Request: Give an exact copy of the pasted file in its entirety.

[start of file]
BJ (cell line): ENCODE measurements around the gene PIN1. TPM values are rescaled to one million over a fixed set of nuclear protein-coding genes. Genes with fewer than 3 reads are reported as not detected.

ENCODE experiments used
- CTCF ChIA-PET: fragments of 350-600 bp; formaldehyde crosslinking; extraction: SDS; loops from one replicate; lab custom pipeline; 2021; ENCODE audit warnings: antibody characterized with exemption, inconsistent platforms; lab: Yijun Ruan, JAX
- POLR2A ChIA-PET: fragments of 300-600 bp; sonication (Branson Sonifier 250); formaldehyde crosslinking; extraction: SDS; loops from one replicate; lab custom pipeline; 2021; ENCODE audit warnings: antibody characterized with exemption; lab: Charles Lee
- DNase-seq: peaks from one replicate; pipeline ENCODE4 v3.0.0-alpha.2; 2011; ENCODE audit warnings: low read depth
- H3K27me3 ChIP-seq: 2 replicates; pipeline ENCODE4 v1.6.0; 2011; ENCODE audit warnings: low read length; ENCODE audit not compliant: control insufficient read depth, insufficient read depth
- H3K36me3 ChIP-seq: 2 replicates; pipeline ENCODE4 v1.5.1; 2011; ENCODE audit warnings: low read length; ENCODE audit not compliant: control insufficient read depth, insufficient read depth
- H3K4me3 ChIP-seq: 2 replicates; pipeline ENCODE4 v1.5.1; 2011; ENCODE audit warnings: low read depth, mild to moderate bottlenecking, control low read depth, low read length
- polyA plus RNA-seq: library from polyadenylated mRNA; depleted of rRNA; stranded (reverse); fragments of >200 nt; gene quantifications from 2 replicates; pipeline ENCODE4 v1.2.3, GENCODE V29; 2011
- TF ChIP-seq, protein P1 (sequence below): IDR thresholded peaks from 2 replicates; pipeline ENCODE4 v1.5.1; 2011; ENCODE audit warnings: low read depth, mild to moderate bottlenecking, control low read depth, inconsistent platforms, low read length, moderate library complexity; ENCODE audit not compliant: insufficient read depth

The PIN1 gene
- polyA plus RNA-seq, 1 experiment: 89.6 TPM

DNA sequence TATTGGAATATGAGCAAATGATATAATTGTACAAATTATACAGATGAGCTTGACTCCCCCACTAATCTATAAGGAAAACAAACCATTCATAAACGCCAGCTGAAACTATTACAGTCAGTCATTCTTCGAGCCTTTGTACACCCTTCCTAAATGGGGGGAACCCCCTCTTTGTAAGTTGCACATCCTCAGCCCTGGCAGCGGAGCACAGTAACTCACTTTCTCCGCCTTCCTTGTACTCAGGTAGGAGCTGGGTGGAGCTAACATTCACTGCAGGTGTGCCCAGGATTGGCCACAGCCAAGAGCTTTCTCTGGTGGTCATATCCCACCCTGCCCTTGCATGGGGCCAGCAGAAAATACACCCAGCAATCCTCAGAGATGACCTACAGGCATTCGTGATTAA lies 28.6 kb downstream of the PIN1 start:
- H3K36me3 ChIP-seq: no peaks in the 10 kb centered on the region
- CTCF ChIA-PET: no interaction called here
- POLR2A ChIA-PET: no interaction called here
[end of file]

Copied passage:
BJ (cell line): ENCODE measurements around the gene PIN1. TPM values are rescaled to one million over a fixed set of nuclear protein-coding genes. Genes with fewer than 3 reads are reported as not detected.

ENCODE experiments used
- CTCF ChIA-PET: fragments of 350-600 bp; formaldehyde crosslinking; extraction: SDS; loops from one replicate; lab custom pipeline; 2021; ENCODE audit warnings: antibody characterized with exemption, inconsistent platforms; lab: Yijun Ruan, JAX
- POLR2A ChIA-PET: fragments of 300-600 bp; sonication (Branson Sonifier 250); formaldehyde crosslinking; extraction: SDS; loops from one replicate; lab custom pipeline; 2021; ENCODE audit warnings: antibody characterized with exemption; lab: Charles Lee
- DNase-seq: peaks from one replicate; pipeline ENCODE4 v3.0.0-alpha.2; 2011; ENCODE audit warnings: low read depth
- H3K27me3 ChIP-seq: 2 replicates; pipeline ENCODE4 v1.6.0; 2011; ENCODE audit warnings: low read length; ENCODE audit not compliant: control insufficient read depth, insufficient read depth
- H3K36me3 ChIP-seq: 2 replicates; pipeline ENCODE4 v1.5.1; 2011; ENCODE audit warnings: low read length; ENCODE audit not compliant: control insufficient read depth, insufficient read depth
- H3K4me3 ChIP-seq: 2 replicates; pipeline ENCODE4 v1.5.1; 2011; ENCODE audit warnings: low read depth, mild to moderate bottlenecking, control low read depth, low read length
- polyA plus RNA-seq: library from polyadenylated mRNA; depleted of rRNA; stranded (reverse); fragments of >200 nt; gene quantifications from 2 replicates; pipeline ENCODE4 v1.2.3, GENCODE V29; 2011
- TF ChIP-seq, protein P1 (sequence below): IDR thresholded peaks from 2 replicates; pipeline ENCODE4 v1.5.1; 2011; ENCODE audit warnings: low read depth, mild to moderate bottlenecking, control low read depth, inconsistent platforms, low read length, moderate library complexity; ENCODE audit not compliant: insufficient read depth

The PIN1 gene
- polyA plus RNA-seq, 1 experiment: 89.6 TPM

DNA sequence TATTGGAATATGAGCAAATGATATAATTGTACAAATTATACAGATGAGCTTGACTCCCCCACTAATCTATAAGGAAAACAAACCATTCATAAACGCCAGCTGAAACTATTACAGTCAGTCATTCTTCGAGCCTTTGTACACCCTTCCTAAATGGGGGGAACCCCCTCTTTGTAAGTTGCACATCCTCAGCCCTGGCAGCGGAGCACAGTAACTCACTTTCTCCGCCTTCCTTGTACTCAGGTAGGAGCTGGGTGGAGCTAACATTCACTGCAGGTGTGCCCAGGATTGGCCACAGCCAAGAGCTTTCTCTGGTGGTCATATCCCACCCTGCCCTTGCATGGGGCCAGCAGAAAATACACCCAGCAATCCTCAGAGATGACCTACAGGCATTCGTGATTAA lies 28.6 kb downstream of the PIN1 start:
- H3K36me3 ChIP-seq: no peaks in the 10 kb centered on the region
- CTCF ChIA-PET: no interaction called here
- POLR2A ChIA-PET: no interaction called here